Shen Yun Debuting in Mexico
As demand for Shen Yun performances grows worldwide, each year new venues and cities are added to an already-tight touring schedule. This season, for the first time, Shen Yun will be performing in the world’s largest metropolis: Mexico City.
Mexico City may not immediately come across as a bastion of Chinese culture, but it actually is not Shen Yun’s first Hispanic connection. The company has previously performed in Argentina and Chile, and includes among its members musicians from Spain, like Javier Alcaraz León, recently featured in the Latin publication Impacto News.
Like its diverse touring schedule, Shen Yun’s artists come from different backgrounds across the globe. They have become enamored with the culture and message of ancient China and now bring their talents into the mix.
We spoke with two non-Chinese members of Shen Yun Performing Arts as they prepare for their Mexico shows (May 6-8)—trumpeter Eric Robins, and sound engineer Jacob Wallenberg.
Eric Robins: ‘Enjoying it More and More’
Robins, who joined the company only two months before this season’s tour, has a unique background: he obtained his master’s degree from the New England Conservatory of Music, spent two years as principal trumpet with South Korea’s Daegu City Symphony Orchestra, and now will be performing in the traditional Chinese culture show in Mexico.
Q: So Eric, how do you feel about being in an environment with such different language and culture?
ER: Well, being in music school for many years I hung out with groups of friends from all over the globe, so I’m used to just “going with the flow” even if I don’t understand exactly what’s going on. This is especially easy with Shen Yun, because the group always has the well-being of its performers in mind.
Q: Are you excited about going to Mexico?
ER: Absolutely! I’ve never been and am pretty excited. I always like experiencing new cultures, and using the medium of performing arts as a cultural exchange is especially rewarding.
Q: What’s your impression of life on tour with Shen Yun so far?
ER: Well, on the surface, food! We always eat amazingly well and plentifully. But more profoundly, it’s working with a company of people who are genuine to the heart about what they do and how they do it.
Q: How do you like playing the music of Shen Yun?
ER: It’s great. I’m actually quite surprised that after five months, I’m not only enjoying it more and more, but also getting more into it from multiple standpoints. There’s the aspect of trumpet technique, and also trying to get more and more into the Chinese feeling and experience. It’s an evolving artistic pursuit, which is really fulfilling.
Jacob Wallenberg: ‘A Gateway’
Wallenberg, who is on his fifth tour as Shen Yun sound engineer, is of Swedish descent. He split his youth between England, Sweden, and the United States. After graduating from Brown University with a degree in East Asian Studies, he attended Berklee College of Music in Boston. He is also a linguist—fluent in English, Chinese, and Swedish, as well as conversational in several other European languages, including Spanish.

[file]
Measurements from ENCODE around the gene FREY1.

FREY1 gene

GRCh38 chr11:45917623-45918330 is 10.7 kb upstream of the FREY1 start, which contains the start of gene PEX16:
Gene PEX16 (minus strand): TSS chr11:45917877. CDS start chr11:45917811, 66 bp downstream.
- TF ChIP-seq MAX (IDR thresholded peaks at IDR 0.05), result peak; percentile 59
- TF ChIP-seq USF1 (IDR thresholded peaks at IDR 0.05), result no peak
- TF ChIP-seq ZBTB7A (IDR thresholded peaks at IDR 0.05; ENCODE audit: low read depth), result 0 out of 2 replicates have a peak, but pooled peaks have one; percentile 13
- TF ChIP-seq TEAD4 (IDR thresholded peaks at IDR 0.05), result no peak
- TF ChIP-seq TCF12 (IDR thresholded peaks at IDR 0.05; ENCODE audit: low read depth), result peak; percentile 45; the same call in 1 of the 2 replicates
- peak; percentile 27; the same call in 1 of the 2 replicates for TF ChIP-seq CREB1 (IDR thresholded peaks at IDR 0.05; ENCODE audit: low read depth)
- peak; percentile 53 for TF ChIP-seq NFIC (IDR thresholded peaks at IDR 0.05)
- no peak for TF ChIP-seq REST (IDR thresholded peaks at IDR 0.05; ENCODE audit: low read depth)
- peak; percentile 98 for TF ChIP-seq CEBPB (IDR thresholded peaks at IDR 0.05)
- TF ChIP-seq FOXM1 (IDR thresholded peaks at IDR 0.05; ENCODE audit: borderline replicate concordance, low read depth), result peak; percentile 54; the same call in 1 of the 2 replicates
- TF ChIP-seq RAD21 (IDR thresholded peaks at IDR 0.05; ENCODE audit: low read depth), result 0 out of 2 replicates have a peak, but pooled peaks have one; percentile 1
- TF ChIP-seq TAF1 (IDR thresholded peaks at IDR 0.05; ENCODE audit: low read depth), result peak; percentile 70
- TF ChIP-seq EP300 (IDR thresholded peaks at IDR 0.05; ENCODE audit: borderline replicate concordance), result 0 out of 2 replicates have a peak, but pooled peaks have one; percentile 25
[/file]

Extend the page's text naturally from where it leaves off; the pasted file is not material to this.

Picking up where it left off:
Q: Jacob, how would you introduce your role as sound engineer?
JW: My job is to make sure the audience can fully enjoy the music without altering the authentic sound of the instruments. Modern sound engineers often add a lot of effects and actually become part of the sound themselves. I try to do the opposite and stay completely out of the way and let the composer’s vision be realized through the orchestra in its purest form. This really ties in to Shen Yun’s mission of reviving traditional culture. We are using modern means to bring it to the audience but keeping the essence of the culture as pure as possible.
Q: Are you excited about performing in Mexico?
JW: Incredibly excited. I’ve traveled all over the world but never been to Mexico, so it’s been on my list for a long time.
Q: Over the past few years, your ability to speak so many languages has helped the company translate, say, between English and Swedish in Stockholm, or from Chinese to Spanish in Buenos Aires. Why do you enjoy studying languages so much?
JW: Languages are a gateway to interacting with another portion of humanity and the key to getting to know different cultures. This, to me, is one of the most rewarding things one can do.
Q: When you traveled with Shen Yun to Latin America before, what struck you about the culture?
JW: Well, the openness and hospitality of Latin America is well known. But actually I noticed subtle differences between Chile and Argentina, with Chileans being somewhat more reserved, perhaps due to the colder climate and more remote geography. So, I’m curious to see how the Mexican audience will be in this regard.
Q: How do you expect the show will be received in Mexico?
JW: Mexico has such a rich culture of music and dance, and it also has an ancient history that their modern civilization is built upon. I believe this gives Mexicans a strong base for appreciating the depth, richness, and long history of classical Chinese dance, as well as the beautifully composed music that blends Western classical and Chinese melodies. I’m sure they’ll love it!
Have friends or family in Mexico? Share this link above, or send them information about Shen Yun’s Mexico shows in Spanish.
April 29, 2013